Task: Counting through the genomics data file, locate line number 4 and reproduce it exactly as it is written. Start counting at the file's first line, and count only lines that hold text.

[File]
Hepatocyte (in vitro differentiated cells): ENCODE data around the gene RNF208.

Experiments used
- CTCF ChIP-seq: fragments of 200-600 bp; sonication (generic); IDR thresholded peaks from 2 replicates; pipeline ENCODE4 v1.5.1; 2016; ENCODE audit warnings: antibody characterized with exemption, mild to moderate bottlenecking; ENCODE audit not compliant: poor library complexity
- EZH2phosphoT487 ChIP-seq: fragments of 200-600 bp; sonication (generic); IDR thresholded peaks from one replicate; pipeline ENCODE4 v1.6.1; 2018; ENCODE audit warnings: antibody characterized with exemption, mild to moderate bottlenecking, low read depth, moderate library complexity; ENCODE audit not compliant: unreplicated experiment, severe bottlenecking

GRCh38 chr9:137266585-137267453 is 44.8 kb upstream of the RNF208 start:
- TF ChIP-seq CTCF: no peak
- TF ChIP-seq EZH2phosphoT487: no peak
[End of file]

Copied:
- EZH2phosphoT487 ChIP-seq: fragments of 200-600 bp; sonication (generic); IDR thresholded peaks from one replicate; pipeline ENCODE4 v1.6.1; 2018; ENCODE audit warnings: antibody characterized with exemption, mild to moderate bottlenecking, low read depth, moderate library complexity; ENCODE audit not compliant: unreplicated experiment, severe bottlenecking